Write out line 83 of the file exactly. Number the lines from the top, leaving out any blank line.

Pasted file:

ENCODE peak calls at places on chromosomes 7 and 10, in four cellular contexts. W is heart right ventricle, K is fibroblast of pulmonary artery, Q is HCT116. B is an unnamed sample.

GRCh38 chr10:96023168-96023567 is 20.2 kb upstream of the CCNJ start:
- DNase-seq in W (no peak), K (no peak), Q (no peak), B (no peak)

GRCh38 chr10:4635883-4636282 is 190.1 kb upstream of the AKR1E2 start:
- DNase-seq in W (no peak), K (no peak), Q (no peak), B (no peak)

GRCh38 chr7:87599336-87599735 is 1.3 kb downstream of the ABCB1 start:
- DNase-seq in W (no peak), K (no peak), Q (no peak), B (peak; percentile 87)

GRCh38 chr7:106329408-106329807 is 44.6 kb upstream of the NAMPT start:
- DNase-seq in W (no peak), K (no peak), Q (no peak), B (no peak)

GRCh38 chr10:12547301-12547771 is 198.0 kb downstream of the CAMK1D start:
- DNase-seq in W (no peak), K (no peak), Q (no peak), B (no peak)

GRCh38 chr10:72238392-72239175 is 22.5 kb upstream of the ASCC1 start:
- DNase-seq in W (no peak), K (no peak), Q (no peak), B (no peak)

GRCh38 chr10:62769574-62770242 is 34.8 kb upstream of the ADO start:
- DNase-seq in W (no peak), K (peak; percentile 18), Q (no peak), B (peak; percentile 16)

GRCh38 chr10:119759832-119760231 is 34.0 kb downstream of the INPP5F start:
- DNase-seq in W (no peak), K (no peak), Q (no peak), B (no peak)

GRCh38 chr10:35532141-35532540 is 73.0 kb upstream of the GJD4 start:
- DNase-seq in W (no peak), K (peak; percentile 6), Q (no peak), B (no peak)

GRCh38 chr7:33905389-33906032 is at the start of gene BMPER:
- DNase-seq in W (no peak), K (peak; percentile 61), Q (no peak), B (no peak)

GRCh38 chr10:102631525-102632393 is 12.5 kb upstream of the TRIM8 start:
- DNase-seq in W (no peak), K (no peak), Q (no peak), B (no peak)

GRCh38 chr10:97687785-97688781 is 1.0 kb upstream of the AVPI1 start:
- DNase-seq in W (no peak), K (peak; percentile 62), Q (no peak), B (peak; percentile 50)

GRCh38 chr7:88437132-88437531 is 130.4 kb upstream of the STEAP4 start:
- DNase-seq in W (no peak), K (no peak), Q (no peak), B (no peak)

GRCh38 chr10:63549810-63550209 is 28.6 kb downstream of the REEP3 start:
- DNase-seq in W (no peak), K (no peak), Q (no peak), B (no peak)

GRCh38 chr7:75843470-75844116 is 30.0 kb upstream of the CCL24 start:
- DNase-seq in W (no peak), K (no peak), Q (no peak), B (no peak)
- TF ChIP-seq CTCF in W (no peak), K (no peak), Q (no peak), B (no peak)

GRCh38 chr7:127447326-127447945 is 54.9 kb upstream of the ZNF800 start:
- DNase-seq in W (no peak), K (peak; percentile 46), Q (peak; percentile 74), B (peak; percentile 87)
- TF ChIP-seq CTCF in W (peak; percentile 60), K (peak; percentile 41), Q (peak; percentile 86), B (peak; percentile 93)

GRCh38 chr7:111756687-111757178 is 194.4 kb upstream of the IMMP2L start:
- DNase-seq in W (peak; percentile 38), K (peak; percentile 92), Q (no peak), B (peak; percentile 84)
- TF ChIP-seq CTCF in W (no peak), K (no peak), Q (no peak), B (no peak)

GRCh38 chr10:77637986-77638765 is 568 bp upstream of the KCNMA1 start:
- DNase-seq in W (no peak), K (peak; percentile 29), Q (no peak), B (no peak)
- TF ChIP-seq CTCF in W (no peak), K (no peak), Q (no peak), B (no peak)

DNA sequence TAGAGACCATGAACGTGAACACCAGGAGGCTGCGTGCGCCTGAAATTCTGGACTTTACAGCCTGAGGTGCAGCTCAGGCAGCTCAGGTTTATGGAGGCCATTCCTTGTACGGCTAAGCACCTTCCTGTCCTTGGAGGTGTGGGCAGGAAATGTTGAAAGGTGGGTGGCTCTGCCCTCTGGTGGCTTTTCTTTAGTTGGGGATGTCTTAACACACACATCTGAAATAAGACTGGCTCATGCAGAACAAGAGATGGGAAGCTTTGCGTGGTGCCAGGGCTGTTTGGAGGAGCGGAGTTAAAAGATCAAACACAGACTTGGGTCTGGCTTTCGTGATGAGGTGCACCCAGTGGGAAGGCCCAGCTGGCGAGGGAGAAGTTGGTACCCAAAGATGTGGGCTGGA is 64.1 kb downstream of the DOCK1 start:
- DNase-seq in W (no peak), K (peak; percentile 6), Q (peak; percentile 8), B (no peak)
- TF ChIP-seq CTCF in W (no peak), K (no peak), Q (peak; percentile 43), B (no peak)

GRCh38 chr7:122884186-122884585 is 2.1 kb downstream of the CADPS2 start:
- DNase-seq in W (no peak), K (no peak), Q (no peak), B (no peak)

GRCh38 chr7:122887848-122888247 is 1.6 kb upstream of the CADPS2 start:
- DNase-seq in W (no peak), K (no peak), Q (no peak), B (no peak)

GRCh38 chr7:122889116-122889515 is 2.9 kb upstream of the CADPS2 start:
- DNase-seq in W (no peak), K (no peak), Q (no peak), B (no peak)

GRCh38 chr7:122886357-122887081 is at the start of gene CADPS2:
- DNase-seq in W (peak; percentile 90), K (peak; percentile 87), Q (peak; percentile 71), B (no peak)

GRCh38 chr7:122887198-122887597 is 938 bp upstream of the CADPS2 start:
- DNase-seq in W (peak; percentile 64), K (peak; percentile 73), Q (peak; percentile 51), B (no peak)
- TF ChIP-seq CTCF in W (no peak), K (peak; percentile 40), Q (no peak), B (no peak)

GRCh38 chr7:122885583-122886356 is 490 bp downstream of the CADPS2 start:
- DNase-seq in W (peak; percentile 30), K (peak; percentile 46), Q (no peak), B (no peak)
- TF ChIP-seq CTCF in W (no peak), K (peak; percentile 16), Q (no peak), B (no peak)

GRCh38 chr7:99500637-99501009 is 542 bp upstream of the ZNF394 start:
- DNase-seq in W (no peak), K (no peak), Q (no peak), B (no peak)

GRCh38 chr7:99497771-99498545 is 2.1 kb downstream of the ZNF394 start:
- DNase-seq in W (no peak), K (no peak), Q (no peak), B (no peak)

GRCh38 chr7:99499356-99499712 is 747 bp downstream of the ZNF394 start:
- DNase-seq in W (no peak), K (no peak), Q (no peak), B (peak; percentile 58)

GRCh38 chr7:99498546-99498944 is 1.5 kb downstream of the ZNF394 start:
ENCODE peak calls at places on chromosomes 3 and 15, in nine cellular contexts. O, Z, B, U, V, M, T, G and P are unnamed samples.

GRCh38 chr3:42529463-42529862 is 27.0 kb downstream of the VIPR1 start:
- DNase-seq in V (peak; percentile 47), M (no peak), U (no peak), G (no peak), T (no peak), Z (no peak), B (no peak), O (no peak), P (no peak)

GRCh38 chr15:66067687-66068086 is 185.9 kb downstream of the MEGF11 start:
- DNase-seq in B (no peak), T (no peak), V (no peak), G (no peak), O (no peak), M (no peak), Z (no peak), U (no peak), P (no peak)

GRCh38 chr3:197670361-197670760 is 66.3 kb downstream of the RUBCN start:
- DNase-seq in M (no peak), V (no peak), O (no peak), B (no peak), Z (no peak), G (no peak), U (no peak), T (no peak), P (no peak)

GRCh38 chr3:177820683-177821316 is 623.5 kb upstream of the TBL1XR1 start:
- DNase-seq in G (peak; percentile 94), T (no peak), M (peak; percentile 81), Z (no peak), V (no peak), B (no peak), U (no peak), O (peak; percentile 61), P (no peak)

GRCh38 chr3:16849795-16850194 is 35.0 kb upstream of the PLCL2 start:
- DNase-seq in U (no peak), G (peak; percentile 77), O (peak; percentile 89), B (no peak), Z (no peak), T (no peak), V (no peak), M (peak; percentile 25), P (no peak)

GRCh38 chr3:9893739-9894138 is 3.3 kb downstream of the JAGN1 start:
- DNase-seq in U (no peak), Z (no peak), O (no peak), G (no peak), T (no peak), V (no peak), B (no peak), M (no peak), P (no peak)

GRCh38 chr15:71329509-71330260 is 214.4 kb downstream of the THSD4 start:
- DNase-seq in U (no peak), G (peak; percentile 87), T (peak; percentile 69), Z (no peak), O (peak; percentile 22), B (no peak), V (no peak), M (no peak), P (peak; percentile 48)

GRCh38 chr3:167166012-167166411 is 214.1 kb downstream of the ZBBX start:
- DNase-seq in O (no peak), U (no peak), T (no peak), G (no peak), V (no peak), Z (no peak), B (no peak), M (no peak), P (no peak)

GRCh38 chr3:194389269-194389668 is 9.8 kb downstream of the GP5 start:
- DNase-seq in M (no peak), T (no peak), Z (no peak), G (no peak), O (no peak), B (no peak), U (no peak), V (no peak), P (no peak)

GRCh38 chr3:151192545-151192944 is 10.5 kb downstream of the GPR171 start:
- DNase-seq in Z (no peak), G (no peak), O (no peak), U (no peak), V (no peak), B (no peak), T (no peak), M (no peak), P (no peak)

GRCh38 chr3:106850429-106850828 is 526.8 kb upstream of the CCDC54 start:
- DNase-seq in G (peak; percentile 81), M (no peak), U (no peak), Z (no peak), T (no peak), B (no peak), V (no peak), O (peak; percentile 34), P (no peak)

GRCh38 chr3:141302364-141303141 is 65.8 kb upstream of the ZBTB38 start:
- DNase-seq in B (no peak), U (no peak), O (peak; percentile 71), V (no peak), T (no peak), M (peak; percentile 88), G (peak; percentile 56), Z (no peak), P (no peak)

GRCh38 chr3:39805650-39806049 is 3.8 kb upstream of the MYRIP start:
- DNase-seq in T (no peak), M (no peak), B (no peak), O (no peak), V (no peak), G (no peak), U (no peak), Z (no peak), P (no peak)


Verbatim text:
GRCh38 chr3:194389269-194389668 is 9.8 kb downstream of the GP5 start: